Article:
Another a couple of decades of WIWOL (but not quite the same)

So the USA is going to call the Lockheed Martin F-35A the Lightning II. Great choice – but they’ll never be true WIWOLers.

By now you either know exactly what I’m talking about, or you haven’t a clue. Existing WIWOLers can stop reading now.

It works like this – at any bar in any RAF mess over the past 30 years or so – but mainly aircrew messes – the cry occasionally goes up: “weewoll, weewoll!” It’s provoked by the use, by any drinker, of the expression “when I was on Lightnings”.

The idea is to stop the offender from banging on about his experiences on Lightnings. But the fact that it’s used is grudging recognition that anyone who’s served on Lightnings has usually got more and better stories than the rest of us. We are talking about the quintessential Cold War, single-seat, Mach 2, manned rocket. It had a radar that today would be classed ‘not fit for purpose’, two (count ‘em) missiles that had about a 50/50 chance of hitting anything, and it spontaneously combusted if the pilot so much as cursed (which he did as a matter of routine.)

Lightning stories are practically infinite. The best-known is perhaps the most widely repeated story ever in the RAF, and it’s entirely true. You can read about it here.

A subtler story, but my favourite, which I’ve only heard about, is the techncial drawing of a Lightning that was on the wall of a squadron crewroom for years and entitled something like “The Pilot’s Perfect Lightning”. It was a true technical diagram but with the word ‘fuel’ replaced in every instance by the word ‘foam’. Right down to the ‘overwing foam tanks’ and, best of all, the ‘refoaming probe’ on the nose.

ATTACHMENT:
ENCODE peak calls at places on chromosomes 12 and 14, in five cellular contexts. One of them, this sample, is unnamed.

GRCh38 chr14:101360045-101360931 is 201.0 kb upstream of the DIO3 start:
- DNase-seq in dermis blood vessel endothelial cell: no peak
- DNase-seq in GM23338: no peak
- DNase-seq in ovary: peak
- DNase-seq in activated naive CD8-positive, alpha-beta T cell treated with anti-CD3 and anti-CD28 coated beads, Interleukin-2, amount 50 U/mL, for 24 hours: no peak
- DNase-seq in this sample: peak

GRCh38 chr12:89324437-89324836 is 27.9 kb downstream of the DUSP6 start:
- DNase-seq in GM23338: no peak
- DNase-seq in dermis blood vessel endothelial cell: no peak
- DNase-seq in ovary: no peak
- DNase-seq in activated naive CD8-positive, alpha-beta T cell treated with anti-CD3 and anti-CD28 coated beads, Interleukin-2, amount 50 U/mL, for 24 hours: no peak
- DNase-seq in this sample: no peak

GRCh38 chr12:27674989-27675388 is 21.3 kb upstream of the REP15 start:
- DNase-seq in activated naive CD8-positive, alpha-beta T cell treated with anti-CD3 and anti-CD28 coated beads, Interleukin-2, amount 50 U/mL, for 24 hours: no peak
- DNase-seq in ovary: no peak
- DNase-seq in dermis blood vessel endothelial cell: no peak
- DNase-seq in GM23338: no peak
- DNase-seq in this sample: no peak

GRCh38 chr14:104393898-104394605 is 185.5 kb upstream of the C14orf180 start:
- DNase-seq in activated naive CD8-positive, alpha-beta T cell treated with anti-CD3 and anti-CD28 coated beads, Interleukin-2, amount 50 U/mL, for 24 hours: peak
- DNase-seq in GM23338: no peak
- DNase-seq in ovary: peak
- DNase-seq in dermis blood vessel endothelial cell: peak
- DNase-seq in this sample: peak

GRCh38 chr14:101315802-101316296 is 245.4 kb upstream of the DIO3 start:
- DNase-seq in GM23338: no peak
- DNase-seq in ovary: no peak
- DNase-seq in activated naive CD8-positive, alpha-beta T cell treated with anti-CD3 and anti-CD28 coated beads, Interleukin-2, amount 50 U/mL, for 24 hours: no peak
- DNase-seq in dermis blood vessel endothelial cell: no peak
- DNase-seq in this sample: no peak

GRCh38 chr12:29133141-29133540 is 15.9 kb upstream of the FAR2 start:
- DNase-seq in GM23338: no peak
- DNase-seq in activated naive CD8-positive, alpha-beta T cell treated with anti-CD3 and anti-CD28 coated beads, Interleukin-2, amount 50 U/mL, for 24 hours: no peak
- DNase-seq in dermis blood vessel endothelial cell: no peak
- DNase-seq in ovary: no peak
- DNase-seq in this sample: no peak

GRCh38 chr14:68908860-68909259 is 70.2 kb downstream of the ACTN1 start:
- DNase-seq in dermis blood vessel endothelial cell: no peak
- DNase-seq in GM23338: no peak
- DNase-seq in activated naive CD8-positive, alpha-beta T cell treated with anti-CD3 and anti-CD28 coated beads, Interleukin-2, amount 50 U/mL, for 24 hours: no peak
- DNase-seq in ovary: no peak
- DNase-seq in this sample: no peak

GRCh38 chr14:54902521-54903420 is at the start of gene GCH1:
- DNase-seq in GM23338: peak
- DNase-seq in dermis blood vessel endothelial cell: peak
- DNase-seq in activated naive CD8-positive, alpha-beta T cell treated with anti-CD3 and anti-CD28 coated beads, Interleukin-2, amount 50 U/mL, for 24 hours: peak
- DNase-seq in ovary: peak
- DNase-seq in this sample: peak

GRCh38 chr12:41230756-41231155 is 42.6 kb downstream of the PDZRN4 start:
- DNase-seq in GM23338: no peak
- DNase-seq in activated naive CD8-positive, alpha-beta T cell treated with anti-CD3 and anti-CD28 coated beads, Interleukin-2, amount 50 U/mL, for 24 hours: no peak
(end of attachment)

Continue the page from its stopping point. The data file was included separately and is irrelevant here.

When I was a teenage cadet I visited 92 Squadron at RAF Gutersloh in Germany in about 1976 – all of 10 minutes or so flying time from the East German border and a few thousand miles of Western Pact territory. The pilots there, who were on four-minute alert but could get it down to about 90 seconds, told me how they called up their opposing quick reaction crew in the East on Christmas day to say hi. I spent the next five years of my life desperate to fly Lightnings – which one way or another never quite happened.

But I salute the men who flew this 60′s era fighter in the night over the North Sea watching the Bears, the radar and the fuel gauge with roughly equal attention for a couple of decades. The F-35A may turn out to be a great aircraft, but I doubt it will ever produce stories like the English Electric Lightning.

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